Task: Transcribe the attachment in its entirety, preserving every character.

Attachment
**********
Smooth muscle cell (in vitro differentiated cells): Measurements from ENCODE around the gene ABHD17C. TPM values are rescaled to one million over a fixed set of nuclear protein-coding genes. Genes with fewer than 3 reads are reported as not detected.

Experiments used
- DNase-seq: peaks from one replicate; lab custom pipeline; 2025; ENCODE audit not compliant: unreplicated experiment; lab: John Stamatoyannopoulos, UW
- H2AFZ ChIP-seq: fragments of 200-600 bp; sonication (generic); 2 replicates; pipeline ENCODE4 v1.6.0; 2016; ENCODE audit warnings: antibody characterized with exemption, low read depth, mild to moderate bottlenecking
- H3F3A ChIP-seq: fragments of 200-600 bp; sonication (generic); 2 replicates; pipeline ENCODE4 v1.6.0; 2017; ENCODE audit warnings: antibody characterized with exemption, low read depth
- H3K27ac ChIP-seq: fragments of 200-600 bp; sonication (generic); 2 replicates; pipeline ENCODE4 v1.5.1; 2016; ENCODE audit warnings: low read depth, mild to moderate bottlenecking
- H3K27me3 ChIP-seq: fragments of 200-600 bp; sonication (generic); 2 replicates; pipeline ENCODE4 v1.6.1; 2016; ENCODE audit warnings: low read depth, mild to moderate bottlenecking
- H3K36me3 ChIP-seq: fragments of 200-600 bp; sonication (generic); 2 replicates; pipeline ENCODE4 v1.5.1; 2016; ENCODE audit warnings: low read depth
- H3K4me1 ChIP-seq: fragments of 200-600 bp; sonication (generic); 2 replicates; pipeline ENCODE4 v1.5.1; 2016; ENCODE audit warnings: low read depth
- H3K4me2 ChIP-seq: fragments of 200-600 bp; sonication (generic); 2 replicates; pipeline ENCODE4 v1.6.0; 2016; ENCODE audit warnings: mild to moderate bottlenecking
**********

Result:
Smooth muscle cell (in vitro differentiated cells): Measurements from ENCODE around the gene ABHD17C. TPM values are rescaled to one million over a fixed set of nuclear protein-coding genes. Genes with fewer than 3 reads are reported as not detected.

Experiments used
- DNase-seq: peaks from one replicate; lab custom pipeline; 2025; ENCODE audit not compliant: unreplicated experiment; lab: John Stamatoyannopoulos, UW
- H2AFZ ChIP-seq: fragments of 200-600 bp; sonication (generic); 2 replicates; pipeline ENCODE4 v1.6.0; 2016; ENCODE audit warnings: antibody characterized with exemption, low read depth, mild to moderate bottlenecking
- H3F3A ChIP-seq: fragments of 200-600 bp; sonication (generic); 2 replicates; pipeline ENCODE4 v1.6.0; 2017; ENCODE audit warnings: antibody characterized with exemption, low read depth
- H3K27ac ChIP-seq: fragments of 200-600 bp; sonication (generic); 2 replicates; pipeline ENCODE4 v1.5.1; 2016; ENCODE audit warnings: low read depth, mild to moderate bottlenecking
- H3K27me3 ChIP-seq: fragments of 200-600 bp; sonication (generic); 2 replicates; pipeline ENCODE4 v1.6.1; 2016; ENCODE audit warnings: low read depth, mild to moderate bottlenecking
- H3K36me3 ChIP-seq: fragments of 200-600 bp; sonication (generic); 2 replicates; pipeline ENCODE4 v1.5.1; 2016; ENCODE audit warnings: low read depth
- H3K4me1 ChIP-seq: fragments of 200-600 bp; sonication (generic); 2 replicates; pipeline ENCODE4 v1.5.1; 2016; ENCODE audit warnings: low read depth
- H3K4me2 ChIP-seq: fragments of 200-600 bp; sonication (generic); 2 replicates; pipeline ENCODE4 v1.6.0; 2016; ENCODE audit warnings: mild to moderate bottlenecking